I want to keep some NiMH rechargeable 9v batteries in my tool bag (well, my meter bag, actually). I am currently running a double loop of electrical tape around the entire battery to insulate the terminals.
I'd like to use something more durable (one battery has had a terminal peek through the tape) and was thinking about something like a battery terminal connector but made of insulating material like nylon (probably of some cheaper plastic).
Does such a thing exist? I did web searches, but maybe my terminology isn't spot-on...
You have to spell out EVERYTHING to purchasing departments. If you didn't, they would find a good deal on conductive plastic caps then complain that the battery vendor was shipping dead batteries.
Have you ever had to spend hours explaining why they can't just substitute something with similar name? At one job they found some molded inductors at a GREAT price. The 'Item Master' specified the only brands and series that were acceptable. Their logic was that the cheap part wasn't on the list, because it was 5% tolerance while the listed inductors were all 10% tolerance, and that 5% was always better than
10%. The problem was, the inductance was right on the line between two core materials. Some vendors used one, and the rest used the other. The SRF went way down on the wrong core material, and that was what they bought. They were used to decouple a RF buffer from the power supply. The stage normally had a gain of around 10. The wrong coil dropped the output to about .03 of the input.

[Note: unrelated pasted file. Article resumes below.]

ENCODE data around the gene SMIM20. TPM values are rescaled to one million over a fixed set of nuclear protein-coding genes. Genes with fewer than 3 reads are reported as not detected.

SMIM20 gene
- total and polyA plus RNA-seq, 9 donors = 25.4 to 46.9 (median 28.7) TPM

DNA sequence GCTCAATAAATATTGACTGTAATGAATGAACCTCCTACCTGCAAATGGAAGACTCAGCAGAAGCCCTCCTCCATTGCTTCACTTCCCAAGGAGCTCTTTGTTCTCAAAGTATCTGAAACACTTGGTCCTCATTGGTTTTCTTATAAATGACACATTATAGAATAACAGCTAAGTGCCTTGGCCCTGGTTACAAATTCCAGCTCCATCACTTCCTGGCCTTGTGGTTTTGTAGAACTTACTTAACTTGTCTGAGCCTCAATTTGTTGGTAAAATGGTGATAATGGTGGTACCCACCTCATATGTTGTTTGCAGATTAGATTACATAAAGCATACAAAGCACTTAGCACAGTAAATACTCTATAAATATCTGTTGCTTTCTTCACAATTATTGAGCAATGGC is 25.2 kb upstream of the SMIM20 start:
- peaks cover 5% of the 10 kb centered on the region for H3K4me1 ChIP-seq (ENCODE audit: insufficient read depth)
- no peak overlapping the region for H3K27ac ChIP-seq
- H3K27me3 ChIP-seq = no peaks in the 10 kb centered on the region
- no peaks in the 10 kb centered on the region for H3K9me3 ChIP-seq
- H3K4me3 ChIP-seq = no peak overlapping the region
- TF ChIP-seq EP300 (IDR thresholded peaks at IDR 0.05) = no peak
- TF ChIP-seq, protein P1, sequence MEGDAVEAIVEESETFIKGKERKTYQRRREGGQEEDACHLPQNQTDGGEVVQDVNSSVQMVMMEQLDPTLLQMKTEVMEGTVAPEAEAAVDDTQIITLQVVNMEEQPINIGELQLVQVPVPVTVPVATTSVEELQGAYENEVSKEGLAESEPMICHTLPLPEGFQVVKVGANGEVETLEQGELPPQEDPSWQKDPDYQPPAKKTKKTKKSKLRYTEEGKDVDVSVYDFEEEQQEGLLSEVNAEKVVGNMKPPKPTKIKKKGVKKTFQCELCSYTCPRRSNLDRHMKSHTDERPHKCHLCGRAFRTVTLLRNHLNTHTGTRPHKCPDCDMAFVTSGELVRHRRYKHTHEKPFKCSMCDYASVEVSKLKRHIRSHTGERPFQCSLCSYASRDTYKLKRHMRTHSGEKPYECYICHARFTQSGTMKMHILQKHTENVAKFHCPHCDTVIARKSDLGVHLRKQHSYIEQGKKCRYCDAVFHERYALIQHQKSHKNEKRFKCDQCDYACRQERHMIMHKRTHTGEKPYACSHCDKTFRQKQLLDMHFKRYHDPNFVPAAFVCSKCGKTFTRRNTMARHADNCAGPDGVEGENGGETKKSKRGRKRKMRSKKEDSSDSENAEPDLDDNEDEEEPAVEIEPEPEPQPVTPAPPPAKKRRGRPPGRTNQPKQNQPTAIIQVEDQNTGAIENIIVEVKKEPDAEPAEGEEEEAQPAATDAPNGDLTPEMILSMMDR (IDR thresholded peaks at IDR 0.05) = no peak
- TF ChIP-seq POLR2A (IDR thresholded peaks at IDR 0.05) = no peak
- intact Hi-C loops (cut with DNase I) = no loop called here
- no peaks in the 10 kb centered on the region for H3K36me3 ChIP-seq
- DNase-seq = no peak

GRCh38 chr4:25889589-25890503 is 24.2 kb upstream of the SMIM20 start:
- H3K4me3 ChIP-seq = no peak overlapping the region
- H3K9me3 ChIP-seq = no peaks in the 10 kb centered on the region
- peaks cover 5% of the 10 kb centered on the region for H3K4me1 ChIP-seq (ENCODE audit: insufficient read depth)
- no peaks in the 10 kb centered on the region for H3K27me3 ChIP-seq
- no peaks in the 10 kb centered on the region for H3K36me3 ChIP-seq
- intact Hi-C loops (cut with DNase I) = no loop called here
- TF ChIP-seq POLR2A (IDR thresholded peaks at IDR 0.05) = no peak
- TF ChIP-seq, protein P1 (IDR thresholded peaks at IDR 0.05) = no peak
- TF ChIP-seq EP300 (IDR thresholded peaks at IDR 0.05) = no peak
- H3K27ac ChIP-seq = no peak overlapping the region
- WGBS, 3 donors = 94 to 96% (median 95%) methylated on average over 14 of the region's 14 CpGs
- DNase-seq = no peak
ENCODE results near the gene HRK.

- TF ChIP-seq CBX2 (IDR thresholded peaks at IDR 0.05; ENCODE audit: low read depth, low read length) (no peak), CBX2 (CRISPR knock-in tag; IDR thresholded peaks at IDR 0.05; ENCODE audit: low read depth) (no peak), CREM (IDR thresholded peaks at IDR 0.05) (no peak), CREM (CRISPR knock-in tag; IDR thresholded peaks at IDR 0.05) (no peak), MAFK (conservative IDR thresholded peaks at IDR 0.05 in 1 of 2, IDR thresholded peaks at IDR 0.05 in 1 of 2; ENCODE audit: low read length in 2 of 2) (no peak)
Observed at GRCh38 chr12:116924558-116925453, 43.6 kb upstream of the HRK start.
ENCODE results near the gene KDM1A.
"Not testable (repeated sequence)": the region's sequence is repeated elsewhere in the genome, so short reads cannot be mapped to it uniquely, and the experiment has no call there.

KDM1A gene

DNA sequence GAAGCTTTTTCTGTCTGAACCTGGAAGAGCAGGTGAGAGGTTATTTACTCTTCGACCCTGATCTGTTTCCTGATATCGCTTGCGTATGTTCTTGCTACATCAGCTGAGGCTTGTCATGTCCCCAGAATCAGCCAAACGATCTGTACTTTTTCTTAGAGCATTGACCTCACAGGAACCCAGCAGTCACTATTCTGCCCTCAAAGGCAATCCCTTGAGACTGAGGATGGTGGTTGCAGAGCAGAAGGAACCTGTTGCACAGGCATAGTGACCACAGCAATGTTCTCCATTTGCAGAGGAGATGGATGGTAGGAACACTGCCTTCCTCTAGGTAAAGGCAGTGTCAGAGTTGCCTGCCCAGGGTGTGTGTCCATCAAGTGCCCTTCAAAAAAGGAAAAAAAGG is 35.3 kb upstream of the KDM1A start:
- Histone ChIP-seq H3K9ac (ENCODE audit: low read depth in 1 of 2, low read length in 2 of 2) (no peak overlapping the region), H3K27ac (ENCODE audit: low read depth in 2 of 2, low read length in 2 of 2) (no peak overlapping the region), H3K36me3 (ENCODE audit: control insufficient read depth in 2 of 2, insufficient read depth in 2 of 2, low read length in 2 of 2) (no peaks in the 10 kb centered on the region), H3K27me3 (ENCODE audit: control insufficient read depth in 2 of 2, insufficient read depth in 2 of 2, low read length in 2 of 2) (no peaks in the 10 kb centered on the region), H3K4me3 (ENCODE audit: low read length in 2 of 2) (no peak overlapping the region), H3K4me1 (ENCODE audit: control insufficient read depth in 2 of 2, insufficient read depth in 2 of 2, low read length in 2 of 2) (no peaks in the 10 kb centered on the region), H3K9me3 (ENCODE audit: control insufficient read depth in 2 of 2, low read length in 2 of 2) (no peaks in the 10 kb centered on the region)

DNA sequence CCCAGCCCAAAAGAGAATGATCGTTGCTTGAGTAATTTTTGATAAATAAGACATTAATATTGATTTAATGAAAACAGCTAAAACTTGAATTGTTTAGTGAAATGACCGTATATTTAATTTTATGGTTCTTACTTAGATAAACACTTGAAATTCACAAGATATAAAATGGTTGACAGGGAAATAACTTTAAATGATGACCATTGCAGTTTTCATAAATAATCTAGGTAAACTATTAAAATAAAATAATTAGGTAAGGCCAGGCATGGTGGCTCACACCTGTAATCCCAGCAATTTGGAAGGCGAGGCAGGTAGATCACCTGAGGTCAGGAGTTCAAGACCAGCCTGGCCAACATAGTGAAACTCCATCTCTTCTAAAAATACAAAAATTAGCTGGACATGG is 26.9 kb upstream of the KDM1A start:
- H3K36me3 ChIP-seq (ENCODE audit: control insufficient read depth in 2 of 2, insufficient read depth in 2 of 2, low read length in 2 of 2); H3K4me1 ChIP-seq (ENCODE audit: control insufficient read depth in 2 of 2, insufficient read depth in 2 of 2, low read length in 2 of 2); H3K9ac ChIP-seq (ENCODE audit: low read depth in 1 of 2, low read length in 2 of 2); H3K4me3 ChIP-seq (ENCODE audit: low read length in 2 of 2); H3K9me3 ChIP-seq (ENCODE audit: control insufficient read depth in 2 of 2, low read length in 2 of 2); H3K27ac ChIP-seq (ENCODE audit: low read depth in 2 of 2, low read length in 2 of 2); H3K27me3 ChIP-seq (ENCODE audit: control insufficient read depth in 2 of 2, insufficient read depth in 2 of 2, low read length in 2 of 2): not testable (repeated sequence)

OTOH, conductive plastic would be good on the battery connector of new equipment, to protect it during shipment. :)
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That would be my suggestion, you could insulate the terminal rivets with blobs of epoxy glue or with some makes of battery the blank plastic insert from the bottom could be superglued on for insulation.
Trouble is the demand is for smaller and smaller units - yet as things go digital power consumption increases. So to the best of my knowledge there's no modern small RM pack that will give a long day's use without a change on alkalines. I'd need a guaranteed life of 12 hours unless changing the batteries is as easy as at present. And then there's the capital cost of the LiIon types. The beauty of using stock sizes is they can be bought anywhere in an emergency.
Many pro RMs do use DC to DC convertors.
*I couldn\'t repair your brakes, so I made your horn louder *
Dave Plowman firstname.lastname@example.org London SW
On my latest project, I have a BUNCH of wireless mikes that need both AA and 9V batteries. I bought a charging station that can handle all of them, and have a simple rule - after a meeting, you take out ALL the batteries and put them in the charger. Since each meeting is usually around 2 hours, it gets too confusing to do an every so often replacement policy, esp. with non-rechargables.
"Dave Plowman (News)" wrote in news: email@example.com:
Good. I take the rest of th epoints, but the bottom line is that energy density requirements are rising, and batteries of small cels are lunacy, it's obviously poor spatial economy, so sorting THAT issue should be the priority. The sooner microphone makers get demand for models that fix this the sooner all the other issues will diminish. PDA makers have had to learn this, so it should be easy, just copy best practise.
Charlie E. wrote in news: firstname.lastname@example.org: